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Animo Cabernet Sauvignon 2010, Napa Valley. With 17 percent petit verdot. From Michael Mondavi. Excellent. About $85.
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d’Arenberg The Other Side Shiraz 2010, McLaren Vale, Australia. 14% alc. 96-year-old vines. 200 six-pack cases. Exceptional. About $85.
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d’Arenberg Tyche’s Mustard Shiraz 2010, McLaren Vale, Australia. 14% alc. 200 six-pack cases. Exceptional. About $85.
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Battenfeld Spanier Mölsheim Riesling 2012, Rheinhessen, Germany. Exceptional. About $23.
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Blair Estate Pinot Noir 2010, Arroyo Seco, Monterey County. 481 cases. Excellent. About $35.
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Bonny Doon Le Cigare Blanc 2013, Arroyo Seco, Monterey County. 55% roussanne, 26% grenache blanc, 19% picpoul. 1,965 cases. Exceptional. About $28.
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Bonny Doon Cuvée R Grenache 2012, Monterey County. 593 cases. Excellent. About $48.
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Cade Sauvignon Blanc 2013, Napa Valley. Excellent. About $28.
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Catena Zapata White Bones Chardonnay 2010, Mendoza, Argentina. Exceptional. About $120.
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Cenyth 2009, Sonoma County. 14.5% alc. 47% cabernet sauvignon, 28% merlot, 10% cabernet franc, 8% petit verdot, 7% malbec. The debut release from this collaboration between Julia Jackson, daughter of the late Jess Jackson and his wife Barbara Banke, and Helene Seillan, daughter of Pierre Seillan, winemaker of Verité. Exceptional. About $60.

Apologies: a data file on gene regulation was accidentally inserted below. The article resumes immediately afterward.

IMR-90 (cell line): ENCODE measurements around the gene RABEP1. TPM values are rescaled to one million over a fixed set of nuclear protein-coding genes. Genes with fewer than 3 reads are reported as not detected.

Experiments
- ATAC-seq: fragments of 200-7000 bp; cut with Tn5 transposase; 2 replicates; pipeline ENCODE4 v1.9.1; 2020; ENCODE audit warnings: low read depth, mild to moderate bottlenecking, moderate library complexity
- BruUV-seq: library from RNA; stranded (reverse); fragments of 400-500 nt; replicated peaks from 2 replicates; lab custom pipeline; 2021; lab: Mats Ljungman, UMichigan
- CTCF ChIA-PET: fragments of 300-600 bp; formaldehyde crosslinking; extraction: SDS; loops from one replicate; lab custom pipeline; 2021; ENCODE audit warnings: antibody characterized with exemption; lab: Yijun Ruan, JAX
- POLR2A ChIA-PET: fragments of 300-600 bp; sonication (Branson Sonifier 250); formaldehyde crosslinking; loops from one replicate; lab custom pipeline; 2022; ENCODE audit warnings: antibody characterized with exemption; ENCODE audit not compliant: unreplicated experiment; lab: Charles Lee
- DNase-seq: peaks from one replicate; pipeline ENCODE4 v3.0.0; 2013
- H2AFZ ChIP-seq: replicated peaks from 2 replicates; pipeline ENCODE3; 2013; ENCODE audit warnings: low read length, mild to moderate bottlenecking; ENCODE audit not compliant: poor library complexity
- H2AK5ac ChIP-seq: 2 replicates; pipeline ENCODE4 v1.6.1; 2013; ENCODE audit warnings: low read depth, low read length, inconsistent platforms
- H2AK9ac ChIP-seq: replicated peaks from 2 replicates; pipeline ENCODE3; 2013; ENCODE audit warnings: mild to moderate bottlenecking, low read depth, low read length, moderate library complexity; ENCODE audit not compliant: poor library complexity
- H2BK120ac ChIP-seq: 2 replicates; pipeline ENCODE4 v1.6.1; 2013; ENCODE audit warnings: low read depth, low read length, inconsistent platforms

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Chêne Bleu Aliot 2010, Vin de Pays du Vaucluse, France. 65 percent roussanne, 30 percent grenache blanc, 5 percent marsanne and some smidgeon of viognier. Exceptional. About $85.
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Clos Saron Out of the Blue, 2013, Sierra Foothills. 90 percent cinsault, 5 percent syrah, 5 percent graciano. (The cinsault vines planted in 1885.) 170 cases. Excellent. About $30.
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Cornerstone Cellars Howell Mountain Cabernet Sauvignon 2010, Napa Valley. 14.7% alc. With 10% merlot. 470 cases. Exceptional. About $80.
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Cornerstone Cellars Sauvignon Blanc 2011, Napa Valley. 361 cases. Exceptional. About $30.
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Dolce 2005, Napa Valley. 90 percent semillon, 10 percent sauvignon blanc. A majestic dessert wine. Exceptional. About $85 for a half-bottle.